Chapter 14, Part II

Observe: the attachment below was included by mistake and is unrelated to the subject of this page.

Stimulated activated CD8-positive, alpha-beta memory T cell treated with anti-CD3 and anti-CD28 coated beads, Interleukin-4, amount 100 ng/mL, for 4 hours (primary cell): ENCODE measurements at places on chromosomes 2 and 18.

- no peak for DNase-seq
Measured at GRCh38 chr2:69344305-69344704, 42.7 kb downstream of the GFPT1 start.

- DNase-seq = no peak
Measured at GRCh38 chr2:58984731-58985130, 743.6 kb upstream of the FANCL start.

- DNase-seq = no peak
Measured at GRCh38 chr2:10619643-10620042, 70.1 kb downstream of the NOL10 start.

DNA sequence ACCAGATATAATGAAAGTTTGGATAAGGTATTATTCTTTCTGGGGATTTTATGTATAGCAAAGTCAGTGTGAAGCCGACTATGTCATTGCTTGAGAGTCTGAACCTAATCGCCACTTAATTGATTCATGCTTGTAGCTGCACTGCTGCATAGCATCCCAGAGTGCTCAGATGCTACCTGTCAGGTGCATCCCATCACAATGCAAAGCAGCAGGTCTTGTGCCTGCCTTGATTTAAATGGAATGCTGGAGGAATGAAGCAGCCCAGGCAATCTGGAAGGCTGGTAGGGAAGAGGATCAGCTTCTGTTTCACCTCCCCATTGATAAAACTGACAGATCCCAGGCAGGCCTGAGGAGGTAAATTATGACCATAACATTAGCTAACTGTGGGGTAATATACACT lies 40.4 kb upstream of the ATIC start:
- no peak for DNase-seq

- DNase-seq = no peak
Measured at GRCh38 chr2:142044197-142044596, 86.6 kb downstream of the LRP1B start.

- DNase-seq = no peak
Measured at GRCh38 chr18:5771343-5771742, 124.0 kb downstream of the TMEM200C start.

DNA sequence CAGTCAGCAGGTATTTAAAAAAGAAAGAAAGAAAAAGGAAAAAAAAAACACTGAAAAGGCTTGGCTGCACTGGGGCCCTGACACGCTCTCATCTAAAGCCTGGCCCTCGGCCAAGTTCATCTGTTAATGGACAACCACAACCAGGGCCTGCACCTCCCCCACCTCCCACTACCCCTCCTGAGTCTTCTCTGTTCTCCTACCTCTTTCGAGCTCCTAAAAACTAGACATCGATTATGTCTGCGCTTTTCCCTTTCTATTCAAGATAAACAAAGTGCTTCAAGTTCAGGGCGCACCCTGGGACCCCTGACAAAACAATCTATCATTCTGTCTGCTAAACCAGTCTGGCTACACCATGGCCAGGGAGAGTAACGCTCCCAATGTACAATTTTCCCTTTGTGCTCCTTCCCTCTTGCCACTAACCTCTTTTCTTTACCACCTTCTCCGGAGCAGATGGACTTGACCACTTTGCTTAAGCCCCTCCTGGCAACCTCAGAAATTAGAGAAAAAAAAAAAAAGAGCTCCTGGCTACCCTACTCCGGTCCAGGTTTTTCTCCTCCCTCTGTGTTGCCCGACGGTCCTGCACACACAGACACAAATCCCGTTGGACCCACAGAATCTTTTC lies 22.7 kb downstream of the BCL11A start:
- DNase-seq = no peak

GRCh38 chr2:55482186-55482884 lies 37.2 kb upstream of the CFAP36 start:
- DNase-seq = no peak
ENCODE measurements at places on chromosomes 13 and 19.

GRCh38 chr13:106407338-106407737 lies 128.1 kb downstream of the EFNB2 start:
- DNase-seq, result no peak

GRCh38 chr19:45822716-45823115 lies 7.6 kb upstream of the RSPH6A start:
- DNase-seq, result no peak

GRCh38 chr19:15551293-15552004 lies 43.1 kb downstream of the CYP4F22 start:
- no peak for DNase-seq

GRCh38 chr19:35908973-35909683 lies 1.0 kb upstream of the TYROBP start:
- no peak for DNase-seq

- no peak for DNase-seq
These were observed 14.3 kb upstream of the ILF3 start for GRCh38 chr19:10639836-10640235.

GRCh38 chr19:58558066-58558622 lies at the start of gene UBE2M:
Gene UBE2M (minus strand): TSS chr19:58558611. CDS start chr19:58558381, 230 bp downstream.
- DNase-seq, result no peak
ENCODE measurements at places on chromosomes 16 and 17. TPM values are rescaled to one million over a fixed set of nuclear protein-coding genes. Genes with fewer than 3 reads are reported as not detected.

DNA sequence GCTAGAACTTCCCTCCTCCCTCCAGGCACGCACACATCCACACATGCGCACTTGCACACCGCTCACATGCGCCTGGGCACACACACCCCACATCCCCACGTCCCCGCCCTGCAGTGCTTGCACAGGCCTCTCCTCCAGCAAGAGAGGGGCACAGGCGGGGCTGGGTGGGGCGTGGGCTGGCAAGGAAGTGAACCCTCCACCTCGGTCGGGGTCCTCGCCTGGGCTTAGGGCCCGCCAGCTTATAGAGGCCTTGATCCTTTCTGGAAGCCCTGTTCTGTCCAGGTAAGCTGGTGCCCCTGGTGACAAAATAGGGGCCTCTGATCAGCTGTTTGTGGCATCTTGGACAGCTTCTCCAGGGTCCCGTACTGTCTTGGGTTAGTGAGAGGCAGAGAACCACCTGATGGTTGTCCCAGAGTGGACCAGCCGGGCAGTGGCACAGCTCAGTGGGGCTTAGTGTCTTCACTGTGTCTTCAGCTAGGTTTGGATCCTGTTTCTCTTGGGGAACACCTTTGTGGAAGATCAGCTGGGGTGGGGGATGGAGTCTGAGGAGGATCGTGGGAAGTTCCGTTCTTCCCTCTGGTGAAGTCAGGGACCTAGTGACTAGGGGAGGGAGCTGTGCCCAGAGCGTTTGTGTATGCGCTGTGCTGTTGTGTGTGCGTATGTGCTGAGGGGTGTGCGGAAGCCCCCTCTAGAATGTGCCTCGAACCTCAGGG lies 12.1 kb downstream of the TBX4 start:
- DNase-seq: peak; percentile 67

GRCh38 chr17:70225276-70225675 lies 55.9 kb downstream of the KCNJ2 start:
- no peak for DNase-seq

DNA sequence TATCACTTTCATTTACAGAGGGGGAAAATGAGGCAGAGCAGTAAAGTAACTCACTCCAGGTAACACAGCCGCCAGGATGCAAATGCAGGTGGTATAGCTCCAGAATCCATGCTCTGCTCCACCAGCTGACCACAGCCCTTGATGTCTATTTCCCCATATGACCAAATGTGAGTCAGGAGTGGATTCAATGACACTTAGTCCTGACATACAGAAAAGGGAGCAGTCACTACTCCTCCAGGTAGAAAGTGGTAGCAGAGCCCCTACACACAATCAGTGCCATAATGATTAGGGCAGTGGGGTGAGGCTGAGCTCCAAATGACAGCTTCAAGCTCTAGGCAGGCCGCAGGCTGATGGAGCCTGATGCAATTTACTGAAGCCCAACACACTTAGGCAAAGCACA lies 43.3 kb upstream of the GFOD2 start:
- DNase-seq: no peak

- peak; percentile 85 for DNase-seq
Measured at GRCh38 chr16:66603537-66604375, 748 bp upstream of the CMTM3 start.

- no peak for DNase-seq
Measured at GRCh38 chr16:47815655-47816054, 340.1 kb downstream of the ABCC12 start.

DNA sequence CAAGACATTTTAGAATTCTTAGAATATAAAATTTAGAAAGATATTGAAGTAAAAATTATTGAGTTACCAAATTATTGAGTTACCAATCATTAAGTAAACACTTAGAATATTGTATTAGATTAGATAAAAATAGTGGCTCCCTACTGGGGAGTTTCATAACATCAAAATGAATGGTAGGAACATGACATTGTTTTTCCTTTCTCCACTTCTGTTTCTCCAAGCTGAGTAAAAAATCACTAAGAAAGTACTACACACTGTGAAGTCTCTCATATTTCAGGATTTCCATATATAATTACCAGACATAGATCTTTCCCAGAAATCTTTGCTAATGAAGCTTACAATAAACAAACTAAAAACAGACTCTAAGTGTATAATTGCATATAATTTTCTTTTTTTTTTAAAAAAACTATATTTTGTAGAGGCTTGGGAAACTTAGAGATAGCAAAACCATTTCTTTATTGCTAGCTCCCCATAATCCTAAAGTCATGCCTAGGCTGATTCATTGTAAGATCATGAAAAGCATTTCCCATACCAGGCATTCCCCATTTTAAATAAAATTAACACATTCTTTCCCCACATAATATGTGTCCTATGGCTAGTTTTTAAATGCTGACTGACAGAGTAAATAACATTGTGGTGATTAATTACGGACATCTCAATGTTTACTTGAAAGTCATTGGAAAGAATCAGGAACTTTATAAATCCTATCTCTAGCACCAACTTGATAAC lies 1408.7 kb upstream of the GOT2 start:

Being questioned by Capt. Fenner, who had captured him, Tift answered that he had been with the Narragansets about twenty-seven days; that he was captured by Canonchet and his property destroyed, but his life saved on condition that he would become the slave of Canonchet; he accepted the conditions, and was taken to their fort and there compelled to work for the Indians. He testifies that the Mohegans and Pequots with our troops made terms with the Narragansets at the beginning, and shot over their heads. After the English entered the fort, Canonchet and other sachems fled and halted beside a spruce swamp after crossing a plain. When night came the word was brought to the chiefs of the English retreat, and they sent back to the fort to ascertain their losses, and found ninety-seven dead and forty-eight wounded, and five or six bodies of the English. He said that the Narragansets' powder was mostly gone, but that Philip had sent word that he will furnish them enough from the French, who have sent Philip a present, "a brass gun and bandaliers sutable." The sachems are now about ten miles northwest from Mr. Smith's; speaks of the squaw that was sent by the English, but that the sachems believed that the proposals of the English were merely a trap to catch them. Canonicus was for peace, and would not consent to lie to the English; but his nephew, the young sachem Canonchet (or Nanunteno) was fierce for war, and the young warriors were with him, so that it was impossible to curb them. He speaks of Quaquackis as Canonchet's chief captain, "a midling thick-set man of a very stout fierce countenance." "He saith that Philip is about Quawpaug, amongst a great many rocks by a Swampeside; that the Nahigonsiks have bene these 3 days on their march & flight to Philip, that he knows not what number Philip hath with him, & that this day the last and rear of the company departed, that they heard that the Gen: was pursueing after them, & therefore several parties, to the number of 400 were ordered to lie in ambuscadoes, that several parties were left behind to get and drive cattell." He also testified that Ninigret's men fought the English in the fort, and that some of the Mohegans have joined the Narragansets.